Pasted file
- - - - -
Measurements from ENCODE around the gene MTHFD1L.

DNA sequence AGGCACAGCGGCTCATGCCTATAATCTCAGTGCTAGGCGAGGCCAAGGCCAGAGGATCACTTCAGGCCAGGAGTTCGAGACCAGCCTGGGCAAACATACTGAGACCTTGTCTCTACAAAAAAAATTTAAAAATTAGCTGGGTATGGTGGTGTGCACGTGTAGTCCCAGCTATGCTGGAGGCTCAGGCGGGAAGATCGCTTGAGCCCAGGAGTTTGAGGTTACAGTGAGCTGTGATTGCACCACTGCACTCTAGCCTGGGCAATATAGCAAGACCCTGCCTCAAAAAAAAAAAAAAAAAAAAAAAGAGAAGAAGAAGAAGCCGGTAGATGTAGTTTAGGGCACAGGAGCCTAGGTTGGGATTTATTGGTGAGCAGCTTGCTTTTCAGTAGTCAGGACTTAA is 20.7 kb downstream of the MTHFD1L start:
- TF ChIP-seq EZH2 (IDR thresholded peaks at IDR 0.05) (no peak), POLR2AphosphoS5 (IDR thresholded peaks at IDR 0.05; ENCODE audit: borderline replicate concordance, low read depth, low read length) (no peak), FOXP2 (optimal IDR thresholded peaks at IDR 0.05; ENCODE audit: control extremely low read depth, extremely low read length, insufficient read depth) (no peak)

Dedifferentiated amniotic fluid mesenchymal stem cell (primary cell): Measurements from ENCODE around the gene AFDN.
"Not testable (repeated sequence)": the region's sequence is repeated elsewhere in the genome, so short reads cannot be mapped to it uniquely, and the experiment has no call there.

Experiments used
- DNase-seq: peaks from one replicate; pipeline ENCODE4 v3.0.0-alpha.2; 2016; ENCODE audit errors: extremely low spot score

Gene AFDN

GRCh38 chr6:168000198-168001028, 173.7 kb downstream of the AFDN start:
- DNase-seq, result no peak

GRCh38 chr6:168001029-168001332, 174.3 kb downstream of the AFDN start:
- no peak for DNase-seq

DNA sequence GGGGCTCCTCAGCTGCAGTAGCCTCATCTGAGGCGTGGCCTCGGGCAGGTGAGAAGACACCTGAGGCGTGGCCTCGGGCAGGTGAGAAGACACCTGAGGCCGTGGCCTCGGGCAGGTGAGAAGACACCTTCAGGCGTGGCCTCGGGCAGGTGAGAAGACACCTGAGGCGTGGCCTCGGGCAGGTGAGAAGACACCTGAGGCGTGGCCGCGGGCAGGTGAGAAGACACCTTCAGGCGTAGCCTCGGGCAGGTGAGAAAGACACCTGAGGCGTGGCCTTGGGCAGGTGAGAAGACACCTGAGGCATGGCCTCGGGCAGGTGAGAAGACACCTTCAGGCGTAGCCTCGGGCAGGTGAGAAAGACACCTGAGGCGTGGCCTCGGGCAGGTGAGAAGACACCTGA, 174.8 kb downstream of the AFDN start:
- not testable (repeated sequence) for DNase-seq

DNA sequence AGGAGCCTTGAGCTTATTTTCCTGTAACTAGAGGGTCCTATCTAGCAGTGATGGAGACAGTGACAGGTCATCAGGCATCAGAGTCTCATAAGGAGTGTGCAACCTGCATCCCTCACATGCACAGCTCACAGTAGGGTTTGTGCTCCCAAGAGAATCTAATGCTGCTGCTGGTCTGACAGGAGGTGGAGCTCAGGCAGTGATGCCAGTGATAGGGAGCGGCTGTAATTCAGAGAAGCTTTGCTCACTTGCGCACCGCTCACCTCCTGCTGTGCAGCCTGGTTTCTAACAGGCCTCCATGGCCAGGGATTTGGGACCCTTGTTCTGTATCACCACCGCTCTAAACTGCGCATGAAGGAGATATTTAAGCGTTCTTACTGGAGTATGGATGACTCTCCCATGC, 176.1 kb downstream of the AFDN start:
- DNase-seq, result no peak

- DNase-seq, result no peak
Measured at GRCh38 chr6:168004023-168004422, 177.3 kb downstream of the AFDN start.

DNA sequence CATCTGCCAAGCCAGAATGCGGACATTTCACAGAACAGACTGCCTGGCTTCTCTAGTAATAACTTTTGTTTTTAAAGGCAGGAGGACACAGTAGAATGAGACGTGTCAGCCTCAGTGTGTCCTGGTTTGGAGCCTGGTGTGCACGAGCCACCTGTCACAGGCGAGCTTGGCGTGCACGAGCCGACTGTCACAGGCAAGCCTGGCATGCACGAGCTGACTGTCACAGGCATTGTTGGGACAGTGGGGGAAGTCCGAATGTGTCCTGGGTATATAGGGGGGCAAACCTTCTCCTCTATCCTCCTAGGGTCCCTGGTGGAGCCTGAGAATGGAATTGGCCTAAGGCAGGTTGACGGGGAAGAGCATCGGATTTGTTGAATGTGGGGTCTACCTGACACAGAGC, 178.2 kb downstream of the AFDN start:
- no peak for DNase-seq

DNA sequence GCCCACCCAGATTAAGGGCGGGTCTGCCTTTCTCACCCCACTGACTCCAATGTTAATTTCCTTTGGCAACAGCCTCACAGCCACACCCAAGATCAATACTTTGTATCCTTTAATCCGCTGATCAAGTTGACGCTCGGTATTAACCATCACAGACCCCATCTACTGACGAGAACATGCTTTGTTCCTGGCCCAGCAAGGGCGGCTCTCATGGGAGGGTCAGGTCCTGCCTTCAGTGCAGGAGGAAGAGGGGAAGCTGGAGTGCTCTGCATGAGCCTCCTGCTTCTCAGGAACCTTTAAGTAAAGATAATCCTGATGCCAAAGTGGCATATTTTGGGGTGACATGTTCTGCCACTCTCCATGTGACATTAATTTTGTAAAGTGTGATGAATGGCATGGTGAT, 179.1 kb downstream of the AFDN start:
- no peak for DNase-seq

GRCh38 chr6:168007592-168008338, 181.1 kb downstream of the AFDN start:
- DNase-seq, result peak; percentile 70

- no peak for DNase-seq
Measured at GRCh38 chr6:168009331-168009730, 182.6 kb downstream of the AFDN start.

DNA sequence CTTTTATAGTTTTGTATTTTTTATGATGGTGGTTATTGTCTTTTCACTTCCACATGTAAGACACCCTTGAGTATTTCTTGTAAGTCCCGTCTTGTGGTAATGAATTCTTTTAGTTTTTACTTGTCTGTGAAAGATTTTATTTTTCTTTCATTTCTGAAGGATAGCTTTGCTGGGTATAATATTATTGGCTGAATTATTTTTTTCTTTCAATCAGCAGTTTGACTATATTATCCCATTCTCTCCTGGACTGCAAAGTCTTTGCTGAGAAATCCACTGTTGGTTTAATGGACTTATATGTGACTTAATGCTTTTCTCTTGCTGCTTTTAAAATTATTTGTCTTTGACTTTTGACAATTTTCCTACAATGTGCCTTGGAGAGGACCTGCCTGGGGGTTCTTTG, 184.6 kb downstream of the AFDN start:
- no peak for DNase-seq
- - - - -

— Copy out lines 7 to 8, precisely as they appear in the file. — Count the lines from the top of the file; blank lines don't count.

- DNase-seq: peaks from one replicate; pipeline ENCODE4 v3.0.0-alpha.2; 2016; ENCODE audit errors: extremely low spot score

Gene AFDN